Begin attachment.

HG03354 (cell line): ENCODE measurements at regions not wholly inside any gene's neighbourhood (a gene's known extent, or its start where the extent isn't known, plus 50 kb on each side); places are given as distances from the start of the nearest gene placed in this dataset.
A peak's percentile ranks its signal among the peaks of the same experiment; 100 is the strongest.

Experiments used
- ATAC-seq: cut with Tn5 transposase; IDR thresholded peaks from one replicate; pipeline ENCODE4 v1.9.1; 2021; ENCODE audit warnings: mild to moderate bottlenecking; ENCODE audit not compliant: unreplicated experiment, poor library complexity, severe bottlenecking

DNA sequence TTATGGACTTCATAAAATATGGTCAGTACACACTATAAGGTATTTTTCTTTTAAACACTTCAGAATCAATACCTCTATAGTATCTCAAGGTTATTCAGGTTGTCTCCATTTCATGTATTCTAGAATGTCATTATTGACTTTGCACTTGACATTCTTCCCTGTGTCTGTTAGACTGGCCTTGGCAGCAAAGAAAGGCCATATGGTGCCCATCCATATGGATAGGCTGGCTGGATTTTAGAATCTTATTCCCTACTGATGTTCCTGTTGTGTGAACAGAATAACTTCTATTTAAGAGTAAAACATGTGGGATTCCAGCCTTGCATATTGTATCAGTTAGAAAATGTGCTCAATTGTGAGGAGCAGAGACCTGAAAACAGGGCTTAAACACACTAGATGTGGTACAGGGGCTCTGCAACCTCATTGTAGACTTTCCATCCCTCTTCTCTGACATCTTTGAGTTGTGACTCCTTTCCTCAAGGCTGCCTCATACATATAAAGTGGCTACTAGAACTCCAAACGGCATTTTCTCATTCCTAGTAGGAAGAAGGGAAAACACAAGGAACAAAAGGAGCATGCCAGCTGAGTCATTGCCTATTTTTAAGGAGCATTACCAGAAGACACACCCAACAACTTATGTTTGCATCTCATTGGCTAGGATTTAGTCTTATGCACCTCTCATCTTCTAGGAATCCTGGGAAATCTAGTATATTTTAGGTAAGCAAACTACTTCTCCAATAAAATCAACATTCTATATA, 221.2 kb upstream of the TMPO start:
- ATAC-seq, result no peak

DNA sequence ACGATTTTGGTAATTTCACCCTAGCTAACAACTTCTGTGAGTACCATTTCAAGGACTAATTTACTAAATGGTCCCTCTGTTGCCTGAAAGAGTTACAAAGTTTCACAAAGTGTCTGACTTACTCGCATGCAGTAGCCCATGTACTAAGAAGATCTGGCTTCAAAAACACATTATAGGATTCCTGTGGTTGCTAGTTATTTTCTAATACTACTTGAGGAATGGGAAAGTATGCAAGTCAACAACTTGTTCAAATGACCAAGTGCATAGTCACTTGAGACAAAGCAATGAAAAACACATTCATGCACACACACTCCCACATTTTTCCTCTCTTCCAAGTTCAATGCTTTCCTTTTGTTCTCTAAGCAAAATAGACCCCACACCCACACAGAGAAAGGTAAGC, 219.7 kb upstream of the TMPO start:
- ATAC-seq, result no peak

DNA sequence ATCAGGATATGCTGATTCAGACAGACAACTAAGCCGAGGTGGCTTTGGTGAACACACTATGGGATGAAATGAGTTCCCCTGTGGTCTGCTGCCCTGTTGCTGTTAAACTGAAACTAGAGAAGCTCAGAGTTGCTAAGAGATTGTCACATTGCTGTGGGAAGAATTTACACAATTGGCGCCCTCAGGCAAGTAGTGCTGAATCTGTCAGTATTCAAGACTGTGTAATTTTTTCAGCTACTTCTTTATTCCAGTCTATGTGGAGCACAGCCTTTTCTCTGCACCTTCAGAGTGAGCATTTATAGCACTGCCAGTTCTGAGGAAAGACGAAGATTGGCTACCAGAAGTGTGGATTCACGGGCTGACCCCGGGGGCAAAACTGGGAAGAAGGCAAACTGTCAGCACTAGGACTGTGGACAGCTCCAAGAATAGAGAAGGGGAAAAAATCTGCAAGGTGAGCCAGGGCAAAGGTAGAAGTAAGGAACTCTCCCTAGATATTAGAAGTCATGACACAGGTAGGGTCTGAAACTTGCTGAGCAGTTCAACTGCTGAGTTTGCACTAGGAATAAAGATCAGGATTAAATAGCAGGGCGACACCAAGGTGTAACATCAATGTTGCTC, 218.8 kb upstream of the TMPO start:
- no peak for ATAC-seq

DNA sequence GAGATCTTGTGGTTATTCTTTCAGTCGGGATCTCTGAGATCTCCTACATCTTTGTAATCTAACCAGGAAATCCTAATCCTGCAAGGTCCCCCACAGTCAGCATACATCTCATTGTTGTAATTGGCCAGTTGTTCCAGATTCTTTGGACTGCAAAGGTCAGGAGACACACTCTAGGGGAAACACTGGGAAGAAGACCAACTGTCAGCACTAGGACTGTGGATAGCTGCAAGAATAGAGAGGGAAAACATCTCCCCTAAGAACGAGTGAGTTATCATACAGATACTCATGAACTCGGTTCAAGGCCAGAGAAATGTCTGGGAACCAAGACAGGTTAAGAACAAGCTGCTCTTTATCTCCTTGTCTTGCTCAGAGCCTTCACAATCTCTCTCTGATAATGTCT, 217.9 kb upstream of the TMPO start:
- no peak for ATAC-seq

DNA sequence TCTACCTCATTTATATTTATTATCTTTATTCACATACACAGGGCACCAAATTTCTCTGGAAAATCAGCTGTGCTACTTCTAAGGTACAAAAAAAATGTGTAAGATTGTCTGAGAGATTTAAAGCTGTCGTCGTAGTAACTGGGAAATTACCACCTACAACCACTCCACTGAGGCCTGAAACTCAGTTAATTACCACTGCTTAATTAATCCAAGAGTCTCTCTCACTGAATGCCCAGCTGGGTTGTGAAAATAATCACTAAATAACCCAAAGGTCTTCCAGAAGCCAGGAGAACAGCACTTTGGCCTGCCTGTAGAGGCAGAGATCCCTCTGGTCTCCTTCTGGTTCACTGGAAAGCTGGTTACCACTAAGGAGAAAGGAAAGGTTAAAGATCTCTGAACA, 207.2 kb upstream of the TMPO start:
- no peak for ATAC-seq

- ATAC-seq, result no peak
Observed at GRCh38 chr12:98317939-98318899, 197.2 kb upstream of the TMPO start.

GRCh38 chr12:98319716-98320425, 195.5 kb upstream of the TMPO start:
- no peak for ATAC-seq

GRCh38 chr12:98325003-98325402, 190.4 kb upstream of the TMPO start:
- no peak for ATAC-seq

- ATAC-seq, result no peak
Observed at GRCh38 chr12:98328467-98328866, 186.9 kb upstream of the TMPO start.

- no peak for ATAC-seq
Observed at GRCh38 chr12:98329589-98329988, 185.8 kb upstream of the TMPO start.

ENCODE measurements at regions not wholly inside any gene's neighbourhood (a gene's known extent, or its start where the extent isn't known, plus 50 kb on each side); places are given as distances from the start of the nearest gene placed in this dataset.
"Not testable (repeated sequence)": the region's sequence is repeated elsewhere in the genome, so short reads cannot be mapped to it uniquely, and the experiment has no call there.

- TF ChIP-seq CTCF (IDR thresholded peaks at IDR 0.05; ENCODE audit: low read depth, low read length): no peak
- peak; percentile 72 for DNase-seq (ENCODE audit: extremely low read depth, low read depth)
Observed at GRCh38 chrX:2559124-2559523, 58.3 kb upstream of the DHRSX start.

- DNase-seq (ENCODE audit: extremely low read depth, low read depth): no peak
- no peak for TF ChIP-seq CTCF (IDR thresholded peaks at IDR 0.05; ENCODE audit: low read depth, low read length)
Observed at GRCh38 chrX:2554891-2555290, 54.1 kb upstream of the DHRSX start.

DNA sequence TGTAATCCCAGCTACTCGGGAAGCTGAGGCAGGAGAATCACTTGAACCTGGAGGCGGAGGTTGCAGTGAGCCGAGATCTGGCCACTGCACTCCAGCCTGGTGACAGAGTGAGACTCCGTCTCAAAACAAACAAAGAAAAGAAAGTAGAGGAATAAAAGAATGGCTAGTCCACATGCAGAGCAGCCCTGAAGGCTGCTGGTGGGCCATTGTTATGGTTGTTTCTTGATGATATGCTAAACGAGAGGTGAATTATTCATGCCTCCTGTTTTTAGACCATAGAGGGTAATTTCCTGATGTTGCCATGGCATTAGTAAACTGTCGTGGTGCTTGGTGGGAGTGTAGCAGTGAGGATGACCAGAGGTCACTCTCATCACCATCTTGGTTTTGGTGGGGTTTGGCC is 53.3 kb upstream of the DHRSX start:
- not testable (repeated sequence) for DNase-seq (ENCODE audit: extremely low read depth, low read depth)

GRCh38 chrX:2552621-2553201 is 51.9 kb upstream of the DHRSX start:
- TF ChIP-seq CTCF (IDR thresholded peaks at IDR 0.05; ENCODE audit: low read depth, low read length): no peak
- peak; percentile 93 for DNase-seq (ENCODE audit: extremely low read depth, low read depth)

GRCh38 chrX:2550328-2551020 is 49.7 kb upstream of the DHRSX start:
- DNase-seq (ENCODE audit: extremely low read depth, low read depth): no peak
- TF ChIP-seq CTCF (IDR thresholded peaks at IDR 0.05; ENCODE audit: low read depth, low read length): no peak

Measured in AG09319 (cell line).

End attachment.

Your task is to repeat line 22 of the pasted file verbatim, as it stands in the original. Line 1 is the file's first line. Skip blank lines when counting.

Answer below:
Observed at GRCh38 chr12:98328467-98328866, 186.9 kb upstream of the TMPO start.